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Why Hustle Culture isn’t peak productivity

Hustle culture: it's been on the rise for years, and more and more people are feeling the pressure to adopt it. But hustle culture - the process of working non-stop and abandoning all hopes of a work/life balance – simply isn't sustainable.

With more people than ever aspiring to be entrepreneurs, chronic workaholism has become startlingly romanticised, and those taking breaks often feel guilted on social media into putting in more hours. But hustle culture could be hazardous: damaging the health of those who adopt it, and seriously impacting the quality of their work.

When only work means success

It all links back to the big dream: rising from nothing, launching the next Facebook, and becoming fabulously wealthy and independent. It’s something we’ve all thought about, and we’ve all been taught success stems from hard work. But too much hard work seriously impacts the quality of our lives: 55% of Americans feel stressed and angry about their lives. Around half of US CEO’s suffer from insomnia and lack of sleep.

And hustling doesn’t just impact our rest: it encourages a no-exercise, no-relationships, no-holds-barred pursuit of glory that’s contributed to a whole new slew of lifestyle disorders and preventable conditions.

The saddest part? Most people working non-stop don’t even have a goal in mind: they just feel guilty whenever they even think about resting. If work = success, then meeting friends for coffee and indulging in the occasional sleep in becomes detrimental to the goal, even when it’s sorely needed. If we’re always choosing the hustle, we could be giving up the valuable things that ultimately contribute more to our happiness and well-being.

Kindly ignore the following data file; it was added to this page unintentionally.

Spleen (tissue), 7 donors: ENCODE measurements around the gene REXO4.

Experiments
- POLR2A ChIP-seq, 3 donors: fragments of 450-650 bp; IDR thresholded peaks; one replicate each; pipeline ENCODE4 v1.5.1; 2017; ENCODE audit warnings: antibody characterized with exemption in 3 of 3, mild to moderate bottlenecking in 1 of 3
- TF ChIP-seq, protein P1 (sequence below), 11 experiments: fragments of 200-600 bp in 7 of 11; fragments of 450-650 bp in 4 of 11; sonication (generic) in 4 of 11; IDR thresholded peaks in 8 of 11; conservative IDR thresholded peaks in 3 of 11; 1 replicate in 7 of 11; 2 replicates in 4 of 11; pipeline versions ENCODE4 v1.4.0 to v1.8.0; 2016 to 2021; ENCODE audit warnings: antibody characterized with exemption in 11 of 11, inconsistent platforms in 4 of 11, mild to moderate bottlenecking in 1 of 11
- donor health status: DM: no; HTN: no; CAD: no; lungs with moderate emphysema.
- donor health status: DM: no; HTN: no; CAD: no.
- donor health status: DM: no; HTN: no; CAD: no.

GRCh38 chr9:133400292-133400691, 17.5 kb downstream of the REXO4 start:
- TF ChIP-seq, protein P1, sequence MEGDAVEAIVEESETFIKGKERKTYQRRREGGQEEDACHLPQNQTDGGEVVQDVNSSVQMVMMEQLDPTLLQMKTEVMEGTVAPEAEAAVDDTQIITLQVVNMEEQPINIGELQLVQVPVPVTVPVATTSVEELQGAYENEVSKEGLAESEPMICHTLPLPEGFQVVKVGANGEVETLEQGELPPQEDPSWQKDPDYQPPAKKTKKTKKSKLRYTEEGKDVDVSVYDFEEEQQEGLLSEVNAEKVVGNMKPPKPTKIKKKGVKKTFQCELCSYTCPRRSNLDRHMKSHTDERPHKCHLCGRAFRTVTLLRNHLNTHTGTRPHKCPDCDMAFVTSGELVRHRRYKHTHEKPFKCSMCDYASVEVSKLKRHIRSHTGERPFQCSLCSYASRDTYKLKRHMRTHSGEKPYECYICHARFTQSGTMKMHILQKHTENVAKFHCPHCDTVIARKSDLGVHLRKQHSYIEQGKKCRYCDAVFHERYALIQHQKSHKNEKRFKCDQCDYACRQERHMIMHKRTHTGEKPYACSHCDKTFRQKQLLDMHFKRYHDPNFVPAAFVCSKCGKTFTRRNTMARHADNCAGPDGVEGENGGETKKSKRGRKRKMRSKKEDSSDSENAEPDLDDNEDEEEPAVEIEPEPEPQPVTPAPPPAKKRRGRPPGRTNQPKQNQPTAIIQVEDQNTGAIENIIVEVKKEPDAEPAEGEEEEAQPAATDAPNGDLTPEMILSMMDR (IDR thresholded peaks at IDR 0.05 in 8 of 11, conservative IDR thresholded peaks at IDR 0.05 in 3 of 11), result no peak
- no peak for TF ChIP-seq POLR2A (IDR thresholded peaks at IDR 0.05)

Working non-stop isn’t sustainable.

I’ve had weeks during which I’ve slept four hours a night and done nothing but work. Likely everyone has: there are always going to be times when we need to put in extra work, hit our targets, and just get it done. But, for me at least, the week after an intense work week is exhausting. I run at ½ productivity, and I genuinely need time to recover from what I’ve just put myself through.

The idea of those four-sleep-hour-weeks over and over and over doesn’t just sound unsustainable, it sounds impossible. It comes as no big surprise that where 7% of the general public deal with mental health disorders, 30% of business founders do (and 50% of those end up completely burnt out).

Hustling results in toxic competitiveness

A little workplace competition can help push your business forward: but too much of it, and you’ll end up with uncooperative, siloed employees who refuse to support one another or work in teams.

When employees start feeling the need to out-hustle each other, they burn out faster, feel increased stress, stop enjoying their work and become poorer teammates. With teamwork being essential to business success, too much competition can be a killer.

The bottom line?

If you want productive, satisfied employees: make sure they leave the office on time. The same goes for you; as business owners, we often have to put in extra hours, but it’s important we take time to decompress and enjoy the fruits of our hard work.

The goal shouldn’t be endless wok: it should be celebrating work well done, and rewarding those who take care of themselves and the business.

- Lena Klein

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